In North America, there are around six different types of voles. They are frequently found in landscaped gardens, and the most common species is the pine vole, which are about three inches long (not including its small ½ inch tail). They are very small, weighing only an ounce, and are chestnut-colored.
Voles are very secretive creatures, hiding underground to create their burrows. You are more likely to see signs of voles than the voles themselves. They are constantly feeding on plant roots and anything else that comes in their way while burrowing. You can look for them by locating their circular burrow entrances not more than 1" - 1.5" in size. By lifting mulch, you can reveal long, narrow tunnels that wind around anything that the vole cannot eat through. If you notice that the young plants are quickly dying or beginning to lean, this is a common telltale sign of vole obstruction. These rodents gnaw on tree trunks and the bottoms of shrubbery. In addition, voles eat through flower bulbs, carrots and other rooty specimens in a garden. Voles’ preferable source of food includes stems and grass.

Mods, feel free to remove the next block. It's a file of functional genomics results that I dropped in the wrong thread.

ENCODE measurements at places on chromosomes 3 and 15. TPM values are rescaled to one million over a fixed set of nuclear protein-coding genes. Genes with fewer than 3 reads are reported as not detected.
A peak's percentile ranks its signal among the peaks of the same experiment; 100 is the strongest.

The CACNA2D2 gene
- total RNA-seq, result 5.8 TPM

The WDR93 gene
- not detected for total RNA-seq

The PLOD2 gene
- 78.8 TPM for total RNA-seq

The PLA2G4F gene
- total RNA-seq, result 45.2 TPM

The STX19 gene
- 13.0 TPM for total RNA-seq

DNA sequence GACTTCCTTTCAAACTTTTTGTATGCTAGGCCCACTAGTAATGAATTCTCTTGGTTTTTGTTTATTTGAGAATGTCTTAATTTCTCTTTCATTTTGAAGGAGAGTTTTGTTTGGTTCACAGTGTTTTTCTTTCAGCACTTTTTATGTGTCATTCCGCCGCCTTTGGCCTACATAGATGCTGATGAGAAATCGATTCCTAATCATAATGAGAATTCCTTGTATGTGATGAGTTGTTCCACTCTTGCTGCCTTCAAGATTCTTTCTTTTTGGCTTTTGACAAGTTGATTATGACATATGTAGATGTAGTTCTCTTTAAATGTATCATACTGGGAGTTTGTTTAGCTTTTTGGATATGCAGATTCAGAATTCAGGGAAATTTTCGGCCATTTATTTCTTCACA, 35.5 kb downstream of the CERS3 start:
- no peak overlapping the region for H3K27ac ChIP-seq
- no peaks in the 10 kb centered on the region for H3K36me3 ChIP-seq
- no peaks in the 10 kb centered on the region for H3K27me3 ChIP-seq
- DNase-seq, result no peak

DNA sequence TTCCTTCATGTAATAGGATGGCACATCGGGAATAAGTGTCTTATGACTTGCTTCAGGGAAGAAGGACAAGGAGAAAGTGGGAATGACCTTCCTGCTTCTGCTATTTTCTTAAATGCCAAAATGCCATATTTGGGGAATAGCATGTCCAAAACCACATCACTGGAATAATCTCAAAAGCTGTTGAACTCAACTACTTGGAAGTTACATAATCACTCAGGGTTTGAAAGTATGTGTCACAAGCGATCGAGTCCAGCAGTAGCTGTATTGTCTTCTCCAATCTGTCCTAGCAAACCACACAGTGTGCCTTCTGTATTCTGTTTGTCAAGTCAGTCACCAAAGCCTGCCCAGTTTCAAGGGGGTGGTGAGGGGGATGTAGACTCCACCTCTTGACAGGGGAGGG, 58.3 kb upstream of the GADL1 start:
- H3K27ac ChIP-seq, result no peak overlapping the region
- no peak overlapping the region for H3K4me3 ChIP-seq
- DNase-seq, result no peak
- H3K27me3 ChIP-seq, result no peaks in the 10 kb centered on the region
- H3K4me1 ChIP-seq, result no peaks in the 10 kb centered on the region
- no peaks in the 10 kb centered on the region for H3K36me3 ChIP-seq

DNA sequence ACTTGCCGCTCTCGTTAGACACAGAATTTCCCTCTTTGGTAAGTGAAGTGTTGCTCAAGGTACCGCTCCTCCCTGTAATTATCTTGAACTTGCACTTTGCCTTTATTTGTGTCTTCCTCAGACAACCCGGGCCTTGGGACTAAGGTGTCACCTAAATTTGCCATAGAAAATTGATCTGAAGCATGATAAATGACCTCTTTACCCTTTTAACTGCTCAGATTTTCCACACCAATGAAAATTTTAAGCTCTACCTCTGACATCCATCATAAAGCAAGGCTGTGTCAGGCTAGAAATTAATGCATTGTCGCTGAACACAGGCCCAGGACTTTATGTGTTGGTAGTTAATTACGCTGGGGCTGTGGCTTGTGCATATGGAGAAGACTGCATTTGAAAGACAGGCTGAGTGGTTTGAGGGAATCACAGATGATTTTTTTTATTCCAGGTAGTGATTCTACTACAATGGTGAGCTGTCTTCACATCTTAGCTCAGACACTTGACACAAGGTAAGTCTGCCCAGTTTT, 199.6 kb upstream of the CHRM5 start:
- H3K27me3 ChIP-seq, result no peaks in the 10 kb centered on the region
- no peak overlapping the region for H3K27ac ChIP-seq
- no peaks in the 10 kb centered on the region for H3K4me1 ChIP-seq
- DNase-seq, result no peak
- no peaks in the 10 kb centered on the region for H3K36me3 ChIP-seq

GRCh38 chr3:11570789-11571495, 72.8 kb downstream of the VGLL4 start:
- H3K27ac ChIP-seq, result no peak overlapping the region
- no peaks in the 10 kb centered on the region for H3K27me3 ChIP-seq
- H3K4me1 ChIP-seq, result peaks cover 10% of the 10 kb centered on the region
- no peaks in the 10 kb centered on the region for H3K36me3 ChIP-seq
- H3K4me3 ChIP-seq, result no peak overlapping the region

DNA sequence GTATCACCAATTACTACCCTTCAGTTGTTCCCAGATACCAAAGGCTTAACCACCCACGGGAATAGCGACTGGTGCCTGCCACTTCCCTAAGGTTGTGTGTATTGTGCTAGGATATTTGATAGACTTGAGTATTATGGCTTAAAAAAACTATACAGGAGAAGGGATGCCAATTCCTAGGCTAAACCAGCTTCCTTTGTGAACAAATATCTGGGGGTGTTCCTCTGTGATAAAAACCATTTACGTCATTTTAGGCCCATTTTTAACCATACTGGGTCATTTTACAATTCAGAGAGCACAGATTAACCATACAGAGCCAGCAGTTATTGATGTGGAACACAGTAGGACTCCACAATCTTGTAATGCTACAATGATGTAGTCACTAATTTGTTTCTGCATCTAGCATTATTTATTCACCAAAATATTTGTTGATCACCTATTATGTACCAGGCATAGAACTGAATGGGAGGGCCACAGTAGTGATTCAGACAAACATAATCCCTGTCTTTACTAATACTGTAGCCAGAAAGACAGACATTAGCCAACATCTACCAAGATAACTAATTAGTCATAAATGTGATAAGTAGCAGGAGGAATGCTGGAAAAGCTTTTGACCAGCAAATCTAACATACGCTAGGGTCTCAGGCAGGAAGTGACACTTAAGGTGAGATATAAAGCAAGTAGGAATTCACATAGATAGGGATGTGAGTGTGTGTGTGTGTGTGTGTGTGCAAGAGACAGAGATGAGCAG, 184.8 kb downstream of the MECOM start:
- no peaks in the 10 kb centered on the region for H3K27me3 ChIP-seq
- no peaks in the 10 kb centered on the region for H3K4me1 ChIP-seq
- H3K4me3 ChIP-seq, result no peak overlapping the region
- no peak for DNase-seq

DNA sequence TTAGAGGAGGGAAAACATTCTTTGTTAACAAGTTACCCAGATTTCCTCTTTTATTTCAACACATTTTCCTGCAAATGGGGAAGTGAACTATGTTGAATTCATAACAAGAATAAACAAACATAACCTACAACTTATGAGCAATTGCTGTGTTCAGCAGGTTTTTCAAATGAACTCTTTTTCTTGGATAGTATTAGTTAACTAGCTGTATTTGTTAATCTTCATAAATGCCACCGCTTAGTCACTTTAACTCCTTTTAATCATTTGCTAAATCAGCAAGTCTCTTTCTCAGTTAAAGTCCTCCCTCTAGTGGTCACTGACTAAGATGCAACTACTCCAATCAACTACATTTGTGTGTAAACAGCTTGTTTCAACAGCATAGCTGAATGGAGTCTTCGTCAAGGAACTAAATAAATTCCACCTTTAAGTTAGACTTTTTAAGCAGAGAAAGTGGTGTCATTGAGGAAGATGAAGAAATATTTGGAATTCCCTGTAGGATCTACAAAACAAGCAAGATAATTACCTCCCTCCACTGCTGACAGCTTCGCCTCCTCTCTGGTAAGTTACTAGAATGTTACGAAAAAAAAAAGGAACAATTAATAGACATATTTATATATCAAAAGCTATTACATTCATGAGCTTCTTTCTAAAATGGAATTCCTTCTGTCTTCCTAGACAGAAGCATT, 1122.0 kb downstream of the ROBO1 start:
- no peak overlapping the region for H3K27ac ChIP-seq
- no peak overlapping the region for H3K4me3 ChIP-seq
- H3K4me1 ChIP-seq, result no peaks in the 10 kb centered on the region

Unlike other mammals, voles are not hibernating animals. They have to remain active throughout the year to keep up with their high metabolisms and growing their populations. Voles can have up to five litters each year with three babies per litter. Since they have such an effortless ability to reproduce, vole populations soar quickly.
If you notice holes, tunnels or uprooted plants, a vole may be the culprit. Contact Pest EZ East today to humanely rid your home of these pesky critters before they tear up your whole yard!